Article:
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This post is in reference to the article: Stephen Hawking: ‘heaven is a fairy story for people afraid of the dark’

I respect Mr. Hawking’s opinion, but feel it necessary to interject a few of my thoughts. I guess if I was in his position of notoriety in the matters of science, I too would feel it my personal duty to question the validity of others belief.

Mr. Hawking being a genius in science doesn’t make him an absolute authority on the human condition of belief. What is real or not real of the afterlife is up for speculation and therein lies the rub.

I’ll address Mr. Hawking’s reference to ‘fairy stories & heaven’.  I think ‘fairies’ is the operative word because he could have said ‘fiction‘ instead.  As his super intelligence goes unquestioned, his choice of words is very telling.  I think it’s a deliberate statement inferring that fairies have some connection with getting too or believing in heaven.

As far as my protestant knowledge goes, Fairies have zero to do with Heaven or Christianity.  Fairies are not divine beings, they’re believed to be nature spirits attached to the earthly realms & alternate dimensions.

There’s a legend that fairies chose not to follow Christianity and therefore are unclean spirits.  In my opinion, it’s  bigoted to suggest that.  If  Elder fairies chose not to follow Christianity then it means there was an actual freedom of choice.  Speaking from human experience, not everyone follows what the elders choose as society standards.  Which means that surely some fairies chose different paths.  I’m not so sure fairies and nature folks would be held to the same standards as a human anyhow.  Fairies are neither good nor bad as compared to the way we humans think of good vs evil.  The fairy and nature folk ways are not the human ways.  They have duties & agenda’s to run & do so based on the most productive manner.  Sounds a bit like they’re doing the work of God’s universal plan just as the biological critters and creatures do.  If there be fairies that be of free will, then it’d be a good guess that there be fairies in heaven.

In reality, I believe that the path to heaven isn’t opened just on the old translations of the Bible.  Otherwise how could there be “Other sheep” in Jesus’s flock that he mentions.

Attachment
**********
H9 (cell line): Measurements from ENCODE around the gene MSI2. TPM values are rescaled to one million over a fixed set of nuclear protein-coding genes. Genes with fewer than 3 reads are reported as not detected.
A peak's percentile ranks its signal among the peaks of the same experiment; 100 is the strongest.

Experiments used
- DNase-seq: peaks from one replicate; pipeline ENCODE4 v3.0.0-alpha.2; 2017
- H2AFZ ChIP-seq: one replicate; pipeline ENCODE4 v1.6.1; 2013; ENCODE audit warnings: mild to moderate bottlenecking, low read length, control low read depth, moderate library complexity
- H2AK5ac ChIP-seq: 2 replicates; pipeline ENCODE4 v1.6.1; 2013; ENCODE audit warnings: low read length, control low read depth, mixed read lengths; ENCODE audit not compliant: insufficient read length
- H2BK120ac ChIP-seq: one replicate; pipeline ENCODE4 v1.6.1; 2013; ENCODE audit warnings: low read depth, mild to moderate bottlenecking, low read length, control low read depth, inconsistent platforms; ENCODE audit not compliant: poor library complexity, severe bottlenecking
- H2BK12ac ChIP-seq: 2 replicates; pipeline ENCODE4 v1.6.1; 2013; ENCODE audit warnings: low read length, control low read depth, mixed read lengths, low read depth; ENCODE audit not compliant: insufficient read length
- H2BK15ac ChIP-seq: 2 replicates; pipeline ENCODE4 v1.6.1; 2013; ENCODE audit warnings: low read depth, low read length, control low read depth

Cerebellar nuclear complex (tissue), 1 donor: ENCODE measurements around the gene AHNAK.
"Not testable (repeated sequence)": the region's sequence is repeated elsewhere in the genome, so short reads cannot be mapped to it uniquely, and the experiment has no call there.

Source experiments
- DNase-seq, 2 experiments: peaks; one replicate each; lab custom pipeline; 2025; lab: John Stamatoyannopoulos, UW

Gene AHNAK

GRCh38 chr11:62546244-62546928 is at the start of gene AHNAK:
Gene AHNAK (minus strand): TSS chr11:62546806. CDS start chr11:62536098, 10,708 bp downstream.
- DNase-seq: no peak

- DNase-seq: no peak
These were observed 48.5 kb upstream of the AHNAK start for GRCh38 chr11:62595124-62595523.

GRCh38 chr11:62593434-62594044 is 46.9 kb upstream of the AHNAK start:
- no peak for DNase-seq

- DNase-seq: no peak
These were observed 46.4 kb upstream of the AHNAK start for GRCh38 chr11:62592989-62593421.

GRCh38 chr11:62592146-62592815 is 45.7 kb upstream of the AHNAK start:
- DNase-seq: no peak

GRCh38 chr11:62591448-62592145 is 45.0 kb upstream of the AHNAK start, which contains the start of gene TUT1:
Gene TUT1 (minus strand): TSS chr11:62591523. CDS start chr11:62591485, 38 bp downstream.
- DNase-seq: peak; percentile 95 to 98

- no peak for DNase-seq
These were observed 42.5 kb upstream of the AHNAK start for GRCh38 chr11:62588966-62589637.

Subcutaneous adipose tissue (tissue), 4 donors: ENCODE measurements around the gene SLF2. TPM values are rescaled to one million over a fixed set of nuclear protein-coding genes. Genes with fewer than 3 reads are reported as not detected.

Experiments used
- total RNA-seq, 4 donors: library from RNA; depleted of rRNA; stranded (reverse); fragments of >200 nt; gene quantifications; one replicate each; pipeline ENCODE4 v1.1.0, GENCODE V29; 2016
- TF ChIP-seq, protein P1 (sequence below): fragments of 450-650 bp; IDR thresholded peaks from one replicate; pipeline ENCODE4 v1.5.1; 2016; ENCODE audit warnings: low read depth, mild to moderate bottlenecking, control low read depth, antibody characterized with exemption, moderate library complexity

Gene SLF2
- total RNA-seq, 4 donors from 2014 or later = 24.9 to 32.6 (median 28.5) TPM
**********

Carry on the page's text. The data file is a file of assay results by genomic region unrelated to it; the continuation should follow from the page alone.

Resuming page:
I agree with Mr. Hawking that there isn’t a heaven for computers.  However, he mixed the metaphor badly.  In manner of speaking, yes, human brain are much like a computer, but he should remember we are not machines.  Our biological existence is quite different from a machine.  When he speaks of our brains viability and energy as a literal computer, he’s dehumanizing us.  The total dynamics of the human brain is yet to be figured out and in my opinion runs quite differently than a machine.   A Computer can’t be afraid of the dark, unless it’s programmed to react as if it is.  Nor does it output data on heaven without humans entering the info.  Human’s can be afraid of the dark by natural survival instincts, But I don’t think the natural reaction of humans to dark is really a true fear as much as caution to avoid injury or harm.

I’m not sure why Mr. Hawking  said, ‘heaven is a fairy story for people afraid of the dark’.   I have to say that being afraid of the dark has never had anything to do with my belief in God and heaven nor in the teachings of my protestant beliefs. How can belief in heaven have anything to do with a person’s fear of the dark.

I’ve also got to add that I’ve never heard of individual folks having a ‘personal God’.   Personal angels, yes, some are called guardian angels or guides but not a God for each person.  Generally, it’s thought angels are many but there’s only one God or Universal power of which Mr. Hawking stopped short of supporting.
edited in 7-29-2001-> I’ve thought about this for awhile now and I wonder if the deity Mr. Hawking refers to as a ‘personal god’ should instead be referred to as a ‘parental God‘ who is the one who tends our personal needs and cares.

My issues with Mr. Hawking’s thoughts is the issue that I have with paranormal investigators & skeptics.  When they exclude the human condition from the equation, they lost a major part of solving the mysteries of life.

I don’t want anyone to think I’m picking on Stephen Hawking, when it comes to fae & nature folk, I get quite annoyed when supposed experts express shortsighted thoughts using or not using beings of legends & lores. I’ve responded in question to Nick Redfern who wrote an article on a Strange little hairy man-like creature , he referred to it as everything but a nature folk or fae.  I also had a really strong  response about Prof Roger Wotton on his article Angels and Fairies not being able to fly, I felt it was short-sighted based on too narrow a field of research.

edited in: 12-14-2016- fixed the link to Stephen Hawking: ‘heaven is a fairy story for people afraid of the dark’